First of all, thank you to the well-wishers regarding my hand injury which I got in a wreck during qualifying at Mid-Ohio. Now it's in a brace, my thumb feels OK. It doesn't hurt too much: it's more of an annoyance because I don't have the strength in it to do too much. I normally drive with my thumbs over the steering wheel spokes, but can't do that anymore with the right hand until it heals. For the race at Mid-Ohio, I just had to have my hand at the top of the wheel, like Jean Alesi used to do with both hands.
In the Sonoma test, we eventually found a comfortable arrangement which gives enough support and still allows us to be competitive. While I miss being able to use my thumb while driving, out of the cockpit it hasn't been so much of a worry: I don't feel the urge to give a thumbs-up to any of our results recently, except that pole position in Toronto.
That was a strange weekend of emotional highs and lows – and both those feelings were there from the moment the track action started on Friday. After our first run around the streets of Toronto, I pulled into the pits and I probably had a shocked look on my face. I told our team, “The car's terrible, it's a nightmare to drive, we've got a lot of work to do,” and so on. And they looked at me a bit confused and said, “Well, you're P1 by about seven tenths…” That was a climb-down for me. I said, “Oh… Well OK, it's not that bad. Maybe we can just tweak it a bit…” Funny how quickly your perspective changes.
It just seemed the No. 22 Z-Line Designs car was ultra-fast from the moment it hit the track, and I think the secret was to free it up at the rear to get the quick changes of direction. It was a bit too loose at times – I had a little spin at one point in practice, I think – but it gave us quick lap times. Understeer around that track is just a killer of lap times. So from the balance point of view all we had to do then was increase the mechanical grip and settle down the rear end without blunting the front-end bite.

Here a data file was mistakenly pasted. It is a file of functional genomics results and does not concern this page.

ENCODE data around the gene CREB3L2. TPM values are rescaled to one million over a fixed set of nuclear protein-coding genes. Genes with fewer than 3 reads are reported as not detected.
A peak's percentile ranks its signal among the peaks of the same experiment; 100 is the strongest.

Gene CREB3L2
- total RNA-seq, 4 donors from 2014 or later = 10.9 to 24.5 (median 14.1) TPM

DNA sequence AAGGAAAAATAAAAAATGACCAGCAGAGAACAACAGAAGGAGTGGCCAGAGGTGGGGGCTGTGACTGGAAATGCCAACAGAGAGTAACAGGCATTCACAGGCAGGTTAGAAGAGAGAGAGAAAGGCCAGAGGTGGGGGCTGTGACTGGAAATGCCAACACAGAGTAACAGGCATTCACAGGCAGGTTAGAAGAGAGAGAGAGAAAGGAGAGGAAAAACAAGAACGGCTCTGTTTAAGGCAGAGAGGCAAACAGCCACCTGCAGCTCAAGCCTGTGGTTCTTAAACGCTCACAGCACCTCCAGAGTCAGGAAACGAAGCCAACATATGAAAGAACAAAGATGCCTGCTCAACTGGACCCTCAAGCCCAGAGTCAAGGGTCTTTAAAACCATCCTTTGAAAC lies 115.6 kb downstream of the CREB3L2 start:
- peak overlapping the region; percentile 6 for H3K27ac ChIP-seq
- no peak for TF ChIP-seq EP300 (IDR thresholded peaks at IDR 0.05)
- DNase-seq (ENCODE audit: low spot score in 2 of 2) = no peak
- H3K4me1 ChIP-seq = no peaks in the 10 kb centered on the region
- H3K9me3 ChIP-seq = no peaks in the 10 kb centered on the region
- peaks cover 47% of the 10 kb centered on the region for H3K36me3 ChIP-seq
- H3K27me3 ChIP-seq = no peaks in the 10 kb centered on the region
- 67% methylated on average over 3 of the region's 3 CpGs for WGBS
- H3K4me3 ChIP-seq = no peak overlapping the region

By the time qualifying came around, we were confident of running our Q1 session on the harder black tires. I wasn't so confident for Q2 but I think we were quickest in that session on blacks, too. The downside of that is that we hadn't yet tried the option reds, and that nearly bit us in the Firestone Fast Six showdown, because you don't have time for two runs. It was a now-or-never situation and the reds brought in a little bit of mid-corner understeer – they increase the grip at the rear more than the front – so we couldn't quite get the turn-in we wanted in some of the high-speed corners. But we still took pole and if there'd been time for a setup tweak and a second run, we could have easily broken into the 59s.
So, at that stage, it looked like we were heading for a good weekend and we led the opening stint. Then, after Dario's strategy had worked for him, he led the middle of the race. It was a tough middle stint, with Dario, Will and myself catching a group of backmarkers all fighting among themselves. Dario dived into the pits first without getting held up by them, and at that point we thought he'd played it just right. However, then Will and myself went flat-out and we lost a little bit of time behind the backmarkers – but not too much – and as we came around that lap, my team came on the radio and told me we had three laps before the in-lap. I got back on the radio and said, “No way; I'm pitting this lap.” And we came in, the team gave me a great pit stop, got me out ahead of Will and both of us emerged ahead of Dario so I had the lead.
We were in the lead and about four seconds up on Will and Dario when the yellow came out on lap 66, and I expected on the restart that I'd be able to pull away again. We'd been running lap times of 62sec flat and pulling away from everyone, taking it easy on the equipment, saving the tires and brakes and I felt I had plenty of speed in reserve if Will caught back up in the event of a full course caution. Well, sure enough, we got a yellow, and I worked my tires that whole yellow period of four or five laps, keeping them clean. Yet all through that last complex before getting the green on the pit straight, it was like I was on ice: I could barely keep it on the track. So coming through the last corner, I had a huge moment, thought I'd hit the wall, and Will drove past me even before we got down to the braking zone.